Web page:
EU re-imposes sanctions on Iran’s Bank Tejarat, 32 shipping companies
The European Union has re-imposed sanctions on Iran’s Bank Tejarat and 32 shipping companies, just a few days after Iran reached a mutual understanding with representatives of the US and EU over its nuclear program.
The measure, announced in a publication in the Official Journal of the European Union on April 7, comes despite an order by Europe’s second highest court to end the asset freeze on Iranian entities in January.
The General Court of the European Union on January 22 struck down the illegal sanctions that the 28 members of the European bloc had imposed against Bank Tejarat, saying the EU has not presented any justification for freezing the assets and economic resources of the Iranian bank.
The court, in a separate ruling, also annulled the bans on 40 Iranian shipping lines and companies linked to the Islamic Republic of Iran Shipping Lines (IRISL).
In its new decision, the EU has used new legal grounds to impose sanctions on the Iranian bank and 32 shipping companies, according to a list published in the EU’s official journal on Wednesday. The names of eight Iranian shipping companies on which illegal sanctions had been imposed previously are not on the new list.
“Bank Tejarat should be included again on the list of persons and entities subject to restrictive measures, on the basis of a new statement of reasons,” the journal says, adding, “On the basis of a new statement of reasons, 32 of those entities should be included again on the list of persons and entities subject to restrictive measures.”
“This Regulation shall enter into force on the date of its publication in the Official Journal of the European Union,” the EU said in the journal, adding, “This Regulation shall be binding in its entirety and directly applicable in all Member States.”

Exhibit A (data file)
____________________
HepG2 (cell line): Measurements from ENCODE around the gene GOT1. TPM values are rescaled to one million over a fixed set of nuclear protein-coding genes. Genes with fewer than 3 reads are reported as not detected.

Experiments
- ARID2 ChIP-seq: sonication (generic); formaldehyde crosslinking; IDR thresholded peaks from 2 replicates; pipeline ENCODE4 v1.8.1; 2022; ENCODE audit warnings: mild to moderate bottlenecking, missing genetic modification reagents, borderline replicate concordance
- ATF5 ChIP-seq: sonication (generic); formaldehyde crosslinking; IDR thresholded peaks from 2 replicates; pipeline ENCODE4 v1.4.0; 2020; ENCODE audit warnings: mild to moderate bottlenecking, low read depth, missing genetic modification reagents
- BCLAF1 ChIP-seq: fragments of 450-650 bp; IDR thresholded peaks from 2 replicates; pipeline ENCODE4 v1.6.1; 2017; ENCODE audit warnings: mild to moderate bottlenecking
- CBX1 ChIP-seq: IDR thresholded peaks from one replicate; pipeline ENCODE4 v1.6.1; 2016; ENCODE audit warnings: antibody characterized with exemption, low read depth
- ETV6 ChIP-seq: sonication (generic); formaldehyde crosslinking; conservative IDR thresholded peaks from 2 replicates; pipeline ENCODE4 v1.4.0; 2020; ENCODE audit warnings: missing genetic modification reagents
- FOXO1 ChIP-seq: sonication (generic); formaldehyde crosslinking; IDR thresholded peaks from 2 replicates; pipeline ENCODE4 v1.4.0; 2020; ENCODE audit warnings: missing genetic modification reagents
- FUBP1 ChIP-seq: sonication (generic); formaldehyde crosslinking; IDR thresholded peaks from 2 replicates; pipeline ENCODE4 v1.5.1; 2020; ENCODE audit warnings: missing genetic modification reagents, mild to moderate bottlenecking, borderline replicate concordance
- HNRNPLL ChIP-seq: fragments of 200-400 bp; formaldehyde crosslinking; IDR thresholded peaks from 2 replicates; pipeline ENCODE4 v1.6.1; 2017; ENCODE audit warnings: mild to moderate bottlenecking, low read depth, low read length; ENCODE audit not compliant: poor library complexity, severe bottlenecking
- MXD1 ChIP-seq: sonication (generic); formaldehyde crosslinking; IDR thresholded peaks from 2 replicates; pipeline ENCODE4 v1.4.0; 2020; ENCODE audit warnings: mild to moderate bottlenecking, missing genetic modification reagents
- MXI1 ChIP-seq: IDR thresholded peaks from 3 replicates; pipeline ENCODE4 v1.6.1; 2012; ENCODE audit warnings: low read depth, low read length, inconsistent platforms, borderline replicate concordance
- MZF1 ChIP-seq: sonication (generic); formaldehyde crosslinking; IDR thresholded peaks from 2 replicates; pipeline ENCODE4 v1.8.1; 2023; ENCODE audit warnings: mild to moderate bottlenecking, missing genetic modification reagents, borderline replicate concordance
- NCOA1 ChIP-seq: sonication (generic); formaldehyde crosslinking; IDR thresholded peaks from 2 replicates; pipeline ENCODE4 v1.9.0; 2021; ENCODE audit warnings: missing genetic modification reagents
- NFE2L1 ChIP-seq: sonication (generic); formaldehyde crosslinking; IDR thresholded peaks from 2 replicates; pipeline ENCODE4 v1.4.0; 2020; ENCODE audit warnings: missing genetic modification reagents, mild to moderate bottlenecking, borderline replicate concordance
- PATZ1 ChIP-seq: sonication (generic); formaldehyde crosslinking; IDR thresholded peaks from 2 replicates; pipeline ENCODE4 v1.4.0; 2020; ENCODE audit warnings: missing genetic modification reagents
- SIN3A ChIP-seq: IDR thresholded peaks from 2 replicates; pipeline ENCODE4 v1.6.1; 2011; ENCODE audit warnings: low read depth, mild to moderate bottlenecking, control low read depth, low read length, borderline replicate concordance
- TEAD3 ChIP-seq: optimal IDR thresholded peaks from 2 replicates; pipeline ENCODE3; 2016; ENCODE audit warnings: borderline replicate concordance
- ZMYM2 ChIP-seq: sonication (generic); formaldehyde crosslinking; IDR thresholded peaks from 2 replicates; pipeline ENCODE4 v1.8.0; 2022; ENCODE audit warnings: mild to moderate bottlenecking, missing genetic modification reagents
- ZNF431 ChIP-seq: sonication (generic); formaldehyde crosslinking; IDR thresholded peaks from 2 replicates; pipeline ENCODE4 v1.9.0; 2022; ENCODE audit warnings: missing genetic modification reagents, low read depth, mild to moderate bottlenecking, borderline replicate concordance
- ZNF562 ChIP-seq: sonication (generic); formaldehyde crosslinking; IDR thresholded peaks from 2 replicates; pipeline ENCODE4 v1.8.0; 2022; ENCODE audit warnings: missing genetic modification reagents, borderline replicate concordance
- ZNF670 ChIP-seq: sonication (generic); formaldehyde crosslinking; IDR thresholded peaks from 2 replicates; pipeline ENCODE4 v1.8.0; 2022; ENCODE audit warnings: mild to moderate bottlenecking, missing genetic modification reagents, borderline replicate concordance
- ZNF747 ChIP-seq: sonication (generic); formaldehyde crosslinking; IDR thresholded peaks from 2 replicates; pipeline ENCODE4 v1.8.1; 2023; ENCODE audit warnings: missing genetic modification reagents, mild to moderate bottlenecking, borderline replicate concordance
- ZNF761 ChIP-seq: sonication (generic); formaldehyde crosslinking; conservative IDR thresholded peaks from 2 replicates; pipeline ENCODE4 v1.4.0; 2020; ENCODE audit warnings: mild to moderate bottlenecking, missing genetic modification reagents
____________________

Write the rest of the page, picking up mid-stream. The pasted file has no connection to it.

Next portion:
“The Council has decided that the restrictive measures” against the Iranian companies and bank “should be renewed until 13 April 2016.”
The sanctions had been imposed on the Iranian bank and the companies over allegations that they had had a role in the development of Iran’s nuclear energy program and circumvented US-led illegal sanctions against the Islamic Republic of Iran.
At the beginning of 2012, the US and EU imposed sanctions on Iran’s oil and financial sectors with the goal of preventing other countries from purchasing Iranian oil and conducting transactions with the Central Bank of Iran.
In October 2012, EU foreign ministers reached an agreement on another round of sanctions against Iran.
The move by the EU comes after eight days of marathon talks in Lausanne following which Iran and the six-member group of Russia, China, France, Britain, the US and Germany, aka P5+1, issued a joint statement on April 2 on their mutual understanding over Tehran’s nuclear program.
Iran and its negotiating partners are now expected to start work to draw up a final comprehensive deal over the Islamic Republic’s nuclear program by the end of the self-designated June 30 deadline.